|If more of us valued food and cheer and song above hoarded gold, it would be a merrier world. - J.R.R. Tolkien|
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Have you ever taken your hand and shaken it in front of a TV or a computer monitor (not an LCD screen)? If you did, you would have noticed a strobe light effect.
Is Seeing Really Believing?
It turns out that the receptors in our eyes will report a light as being continuously on, even it if is off the majority of the time. The critical flicker frequency or CFF is the minimum frequency that a light must be flashed in order for us to not detect a flicker. The CFF ranges from 5 to 55 Hz depending on the size and brightness of the source. The rest of the time the light can be off and we aren't conscious of it.
Did You Know?
Movies, which show only 24 frames per second are interrupted several times per frame, or held in place and quickly switched to the next frame to avoid flicker. Television, on the other hand, which has 25 to 30 frames per second displays every other line 50 to 60 times per second to avoid creating a detectable flicker.
One of the first calculators I had used a seven segment LED display. In order to save battery power, the display would only illuminate one of the seven segments at a time, going through all of the seven segments fast enough that I could see the number clearly.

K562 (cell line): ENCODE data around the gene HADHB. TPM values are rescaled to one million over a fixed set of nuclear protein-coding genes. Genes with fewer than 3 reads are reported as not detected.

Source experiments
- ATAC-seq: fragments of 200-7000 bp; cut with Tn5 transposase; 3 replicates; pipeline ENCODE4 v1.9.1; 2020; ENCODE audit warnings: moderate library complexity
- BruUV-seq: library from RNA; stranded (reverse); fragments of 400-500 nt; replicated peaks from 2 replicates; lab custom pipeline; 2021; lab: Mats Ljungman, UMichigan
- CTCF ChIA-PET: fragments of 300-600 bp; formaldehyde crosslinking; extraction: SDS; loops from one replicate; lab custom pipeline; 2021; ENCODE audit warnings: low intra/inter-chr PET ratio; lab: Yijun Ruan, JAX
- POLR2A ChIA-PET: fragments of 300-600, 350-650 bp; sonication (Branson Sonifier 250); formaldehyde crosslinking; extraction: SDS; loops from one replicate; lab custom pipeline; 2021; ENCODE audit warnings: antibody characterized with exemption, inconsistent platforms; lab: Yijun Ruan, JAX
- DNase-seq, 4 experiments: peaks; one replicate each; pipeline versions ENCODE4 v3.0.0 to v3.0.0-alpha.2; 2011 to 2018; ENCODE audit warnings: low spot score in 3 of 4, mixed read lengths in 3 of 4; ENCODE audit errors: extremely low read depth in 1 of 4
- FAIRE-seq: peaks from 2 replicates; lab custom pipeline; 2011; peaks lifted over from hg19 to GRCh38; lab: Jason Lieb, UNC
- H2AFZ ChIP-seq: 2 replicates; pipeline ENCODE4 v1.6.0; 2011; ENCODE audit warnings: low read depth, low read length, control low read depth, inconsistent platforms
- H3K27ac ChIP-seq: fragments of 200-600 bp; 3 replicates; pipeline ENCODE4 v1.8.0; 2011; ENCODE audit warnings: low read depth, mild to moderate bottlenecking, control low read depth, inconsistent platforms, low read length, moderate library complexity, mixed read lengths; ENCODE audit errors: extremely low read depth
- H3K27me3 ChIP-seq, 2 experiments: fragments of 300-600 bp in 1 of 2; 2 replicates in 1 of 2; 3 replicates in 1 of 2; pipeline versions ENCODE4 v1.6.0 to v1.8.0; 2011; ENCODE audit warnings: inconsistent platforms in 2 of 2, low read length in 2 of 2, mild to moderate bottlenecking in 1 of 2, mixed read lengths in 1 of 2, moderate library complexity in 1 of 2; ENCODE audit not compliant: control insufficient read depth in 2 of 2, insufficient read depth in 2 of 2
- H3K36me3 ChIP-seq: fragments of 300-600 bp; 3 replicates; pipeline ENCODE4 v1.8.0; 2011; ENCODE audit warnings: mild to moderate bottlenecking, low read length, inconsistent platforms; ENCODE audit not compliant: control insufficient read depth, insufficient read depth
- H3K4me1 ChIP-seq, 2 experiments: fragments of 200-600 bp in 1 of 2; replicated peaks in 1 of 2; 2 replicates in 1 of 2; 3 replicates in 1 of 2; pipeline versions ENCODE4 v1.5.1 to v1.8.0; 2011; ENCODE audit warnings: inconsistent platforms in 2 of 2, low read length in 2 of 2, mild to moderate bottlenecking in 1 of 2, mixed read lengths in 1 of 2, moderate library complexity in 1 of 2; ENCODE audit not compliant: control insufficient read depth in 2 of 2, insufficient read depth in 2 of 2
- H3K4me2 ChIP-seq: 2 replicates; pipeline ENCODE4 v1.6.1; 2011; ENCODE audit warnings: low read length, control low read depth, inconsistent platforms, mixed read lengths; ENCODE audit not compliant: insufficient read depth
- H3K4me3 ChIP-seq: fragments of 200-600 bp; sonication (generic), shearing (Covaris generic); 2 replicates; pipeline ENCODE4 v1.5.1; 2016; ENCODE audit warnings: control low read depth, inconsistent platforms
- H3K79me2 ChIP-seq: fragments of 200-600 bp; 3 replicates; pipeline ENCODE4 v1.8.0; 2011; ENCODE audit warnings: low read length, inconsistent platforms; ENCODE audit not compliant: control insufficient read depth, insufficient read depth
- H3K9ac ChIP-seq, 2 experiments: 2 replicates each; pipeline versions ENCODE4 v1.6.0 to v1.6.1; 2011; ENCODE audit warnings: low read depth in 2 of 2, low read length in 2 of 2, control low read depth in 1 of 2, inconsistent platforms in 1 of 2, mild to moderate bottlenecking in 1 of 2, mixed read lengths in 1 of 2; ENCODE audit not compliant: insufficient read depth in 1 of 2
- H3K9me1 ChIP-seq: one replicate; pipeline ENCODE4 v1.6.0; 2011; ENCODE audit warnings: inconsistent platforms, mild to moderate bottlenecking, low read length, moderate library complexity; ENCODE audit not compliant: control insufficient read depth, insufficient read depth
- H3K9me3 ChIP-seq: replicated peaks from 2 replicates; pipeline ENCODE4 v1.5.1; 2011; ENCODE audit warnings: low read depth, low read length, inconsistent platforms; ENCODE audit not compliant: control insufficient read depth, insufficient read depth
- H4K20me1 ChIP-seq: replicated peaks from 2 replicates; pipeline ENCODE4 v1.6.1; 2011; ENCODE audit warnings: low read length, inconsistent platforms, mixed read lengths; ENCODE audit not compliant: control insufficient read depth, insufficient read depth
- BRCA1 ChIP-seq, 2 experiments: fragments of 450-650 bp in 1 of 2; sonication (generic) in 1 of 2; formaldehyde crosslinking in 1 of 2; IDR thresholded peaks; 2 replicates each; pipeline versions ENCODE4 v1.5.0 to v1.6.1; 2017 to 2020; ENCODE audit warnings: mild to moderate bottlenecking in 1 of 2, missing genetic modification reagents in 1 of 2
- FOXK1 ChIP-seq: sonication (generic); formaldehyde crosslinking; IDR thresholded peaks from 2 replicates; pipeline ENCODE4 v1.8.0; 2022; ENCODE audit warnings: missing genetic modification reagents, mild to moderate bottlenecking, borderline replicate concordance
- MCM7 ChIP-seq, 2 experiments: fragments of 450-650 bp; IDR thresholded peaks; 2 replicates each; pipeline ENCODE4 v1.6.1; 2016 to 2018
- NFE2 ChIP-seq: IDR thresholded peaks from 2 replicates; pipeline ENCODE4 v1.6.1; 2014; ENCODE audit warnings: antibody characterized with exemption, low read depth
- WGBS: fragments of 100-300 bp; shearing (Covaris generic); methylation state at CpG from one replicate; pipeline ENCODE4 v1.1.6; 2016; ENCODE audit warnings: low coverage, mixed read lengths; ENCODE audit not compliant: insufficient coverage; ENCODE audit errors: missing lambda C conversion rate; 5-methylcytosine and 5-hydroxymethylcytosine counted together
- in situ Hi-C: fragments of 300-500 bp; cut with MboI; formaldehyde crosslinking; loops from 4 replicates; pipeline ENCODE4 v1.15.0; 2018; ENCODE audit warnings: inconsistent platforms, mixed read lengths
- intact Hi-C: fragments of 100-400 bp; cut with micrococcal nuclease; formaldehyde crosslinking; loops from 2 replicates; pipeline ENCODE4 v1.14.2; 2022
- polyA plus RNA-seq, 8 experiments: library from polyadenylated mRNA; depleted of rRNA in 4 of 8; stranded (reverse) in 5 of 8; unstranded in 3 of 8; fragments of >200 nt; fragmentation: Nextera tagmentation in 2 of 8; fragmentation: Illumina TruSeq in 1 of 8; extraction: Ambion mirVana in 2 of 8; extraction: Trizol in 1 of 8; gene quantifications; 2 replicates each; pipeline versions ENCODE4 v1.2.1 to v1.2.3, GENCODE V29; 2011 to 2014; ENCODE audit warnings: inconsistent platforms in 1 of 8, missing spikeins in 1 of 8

I discovered this one day when waving my calculator in the air. Rather than all of the seven segments being displayed evenly, the display would break up and show only single elements being lit at a time.
Microscopic Animals Use This Principle
The eye of a Copilia Quadrata, an microscopic aquatic life form, uses the same technique as the old calculator. The Copilia Quadrata only has one light sensitive cell per eye. In order to "see the world" it moves its lens in and out at rates up to about 5 times a second. This process, then, let's the Copilia Quadrata piece together an image of the world.
Facts and Fiction
Color and Eyesight
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The information published here is for entertainment purposes only and is in no way intended to dispense medical opinion or advice or to be a substitute for professional medical care, be it advice, diagnosis or treatment, by a medical practitioner. If you feel ill or if you have a medical issue, you should consult a health care professional.